The same is so far true of Mary Poppins Returns, a film that was getting extremely high box-office predictions before its release, only to make the decent amount of money it was probably always going to make. Even if the film was wonderful (which, I say as a fan of the original Mary Poppins, it is not), there was likely a much smaller ceiling on its success with general audiences. First, musicals don’t make superhero-sized money at the box office; even the Internet favorite The Greatest Showman grossed $174 million domestically, a number Poppins 2.0 hasn’t met yet. And yes, people around my age (I’m 34) may have grown up with the 1964 original thanks to VHS. But the people who flocked to films like Aquaman or Spider-Man, and have made those feel more culturally relevant, are all-ages, not just older audiences.
No doubt, Disney pushed hard for Mary Poppins Returns to get a few Oscar nominations, including one for Emily Blunt. But no amount of advertising was able to get Blunt a nod (and while you could criticize some studios for not marketing their films for awards, that wasn’t the case with Disney and Poppins); the film received only four Oscar nods. Certainly, having any Oscar nominations might boost the film at the box office, but getting left out of major categories isn’t going to help the film achieve the Greatest Showman-style legs at the box office some people hoped for.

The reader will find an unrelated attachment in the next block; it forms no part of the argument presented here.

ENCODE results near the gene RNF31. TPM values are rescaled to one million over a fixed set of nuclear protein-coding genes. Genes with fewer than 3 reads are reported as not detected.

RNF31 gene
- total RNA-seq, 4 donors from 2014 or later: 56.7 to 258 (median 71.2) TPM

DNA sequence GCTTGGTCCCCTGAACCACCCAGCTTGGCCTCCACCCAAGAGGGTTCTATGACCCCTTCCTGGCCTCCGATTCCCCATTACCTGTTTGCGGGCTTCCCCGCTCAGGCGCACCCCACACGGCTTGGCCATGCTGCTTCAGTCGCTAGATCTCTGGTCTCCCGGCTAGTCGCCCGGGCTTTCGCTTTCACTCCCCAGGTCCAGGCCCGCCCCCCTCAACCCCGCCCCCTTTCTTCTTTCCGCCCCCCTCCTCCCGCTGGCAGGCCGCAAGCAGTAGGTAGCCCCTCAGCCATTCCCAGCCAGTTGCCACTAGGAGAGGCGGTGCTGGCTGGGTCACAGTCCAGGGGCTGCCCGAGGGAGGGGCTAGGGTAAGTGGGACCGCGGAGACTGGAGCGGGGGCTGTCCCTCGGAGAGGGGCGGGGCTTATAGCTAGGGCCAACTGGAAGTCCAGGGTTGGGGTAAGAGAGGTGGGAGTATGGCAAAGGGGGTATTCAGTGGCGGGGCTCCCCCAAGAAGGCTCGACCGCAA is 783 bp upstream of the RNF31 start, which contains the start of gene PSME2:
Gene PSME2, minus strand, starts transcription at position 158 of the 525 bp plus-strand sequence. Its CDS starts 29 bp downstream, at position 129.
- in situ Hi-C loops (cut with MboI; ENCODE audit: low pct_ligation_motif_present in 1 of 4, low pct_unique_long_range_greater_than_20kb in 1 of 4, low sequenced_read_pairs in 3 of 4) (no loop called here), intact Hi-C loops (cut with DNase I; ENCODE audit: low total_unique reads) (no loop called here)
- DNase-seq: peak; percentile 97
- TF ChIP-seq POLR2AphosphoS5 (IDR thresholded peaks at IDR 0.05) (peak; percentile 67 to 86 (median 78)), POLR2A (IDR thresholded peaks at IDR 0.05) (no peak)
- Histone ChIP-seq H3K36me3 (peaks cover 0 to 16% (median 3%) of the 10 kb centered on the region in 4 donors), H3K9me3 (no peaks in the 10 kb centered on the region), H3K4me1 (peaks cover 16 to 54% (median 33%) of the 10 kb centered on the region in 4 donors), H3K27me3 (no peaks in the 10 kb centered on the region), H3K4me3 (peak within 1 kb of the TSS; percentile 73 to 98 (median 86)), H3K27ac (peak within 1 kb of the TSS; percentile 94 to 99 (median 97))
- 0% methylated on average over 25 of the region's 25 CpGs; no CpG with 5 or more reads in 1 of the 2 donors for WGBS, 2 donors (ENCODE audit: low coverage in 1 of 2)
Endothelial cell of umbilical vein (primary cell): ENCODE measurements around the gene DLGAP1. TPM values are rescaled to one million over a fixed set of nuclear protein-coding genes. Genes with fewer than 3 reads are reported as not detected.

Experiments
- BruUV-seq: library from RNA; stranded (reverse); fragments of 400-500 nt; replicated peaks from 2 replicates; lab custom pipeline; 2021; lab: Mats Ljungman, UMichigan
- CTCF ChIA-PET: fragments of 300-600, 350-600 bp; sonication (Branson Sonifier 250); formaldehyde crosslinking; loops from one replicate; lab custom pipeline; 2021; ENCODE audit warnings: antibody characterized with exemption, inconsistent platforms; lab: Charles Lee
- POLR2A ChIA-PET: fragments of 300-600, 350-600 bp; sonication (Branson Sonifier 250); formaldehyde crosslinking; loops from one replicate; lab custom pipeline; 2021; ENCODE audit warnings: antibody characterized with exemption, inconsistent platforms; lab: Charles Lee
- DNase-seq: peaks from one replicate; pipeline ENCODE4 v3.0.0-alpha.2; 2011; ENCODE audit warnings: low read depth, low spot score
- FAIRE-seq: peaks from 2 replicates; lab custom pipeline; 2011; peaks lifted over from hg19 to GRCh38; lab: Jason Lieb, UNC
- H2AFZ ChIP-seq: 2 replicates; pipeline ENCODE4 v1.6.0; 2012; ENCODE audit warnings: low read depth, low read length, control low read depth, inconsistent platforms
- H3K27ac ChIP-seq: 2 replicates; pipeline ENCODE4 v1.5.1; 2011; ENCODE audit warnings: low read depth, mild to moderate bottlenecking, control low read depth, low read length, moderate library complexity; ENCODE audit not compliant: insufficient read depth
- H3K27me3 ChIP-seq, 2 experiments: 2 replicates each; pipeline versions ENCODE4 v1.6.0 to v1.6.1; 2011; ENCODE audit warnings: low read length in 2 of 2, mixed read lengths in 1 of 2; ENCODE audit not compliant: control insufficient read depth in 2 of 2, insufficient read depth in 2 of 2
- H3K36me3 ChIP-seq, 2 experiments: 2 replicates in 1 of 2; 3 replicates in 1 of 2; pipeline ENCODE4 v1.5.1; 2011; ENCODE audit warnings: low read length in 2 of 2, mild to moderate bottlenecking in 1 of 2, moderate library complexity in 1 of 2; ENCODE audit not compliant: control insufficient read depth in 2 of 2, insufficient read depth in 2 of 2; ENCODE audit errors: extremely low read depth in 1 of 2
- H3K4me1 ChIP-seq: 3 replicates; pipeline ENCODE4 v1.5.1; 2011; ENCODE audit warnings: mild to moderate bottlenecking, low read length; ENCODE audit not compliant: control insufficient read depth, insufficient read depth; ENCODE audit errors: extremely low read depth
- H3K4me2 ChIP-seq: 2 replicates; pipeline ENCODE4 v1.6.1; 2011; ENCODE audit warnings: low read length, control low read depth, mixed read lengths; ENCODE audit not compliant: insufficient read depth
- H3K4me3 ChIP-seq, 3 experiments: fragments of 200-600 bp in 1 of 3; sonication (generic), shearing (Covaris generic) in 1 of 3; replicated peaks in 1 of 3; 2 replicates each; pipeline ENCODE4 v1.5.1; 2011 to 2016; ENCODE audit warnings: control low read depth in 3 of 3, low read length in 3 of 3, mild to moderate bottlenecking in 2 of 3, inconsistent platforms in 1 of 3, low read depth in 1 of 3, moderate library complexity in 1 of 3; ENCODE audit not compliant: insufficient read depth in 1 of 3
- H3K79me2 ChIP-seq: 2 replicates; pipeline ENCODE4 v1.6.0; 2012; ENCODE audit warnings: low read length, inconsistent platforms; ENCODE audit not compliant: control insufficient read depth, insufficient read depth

On the whole, of course, Disney’s going to be just fine. This year alone, they’ve got Dumbo, Aladdin, The Lion King, and Frozen 2 on the way, and that’s not even considering films from Pixar like Toy Story 4 and a little thing called Star Wars: Episode IX. (And yes, of course, Avengers: Endgame.) But just as 2019 is going to be the surest of sure things for Disney at the box office, the future beyond is murkier.
The Lion King is almost certainly going to be the biggest-grossing film of the year, but what other sure-thing IPs does the Walt Disney Company have for 2020 and beyond? What does the future of Star Wars look like after Episode IX and the box-office disappointment of Solo? What about Marvel post-Avengers, and Pixar post-Toy Story 4? And what about Disney’s own studio, where they make bets on all IP, swinging hard on every one and missing half the time? Disney can afford to swing and miss on half of their films now, only because the other half are stadium-clearing home runs. But after this year, they might find the balance tips in the wrong direction, if they keep relying on brand deposits no matter what.Cool Posts From Around the Web: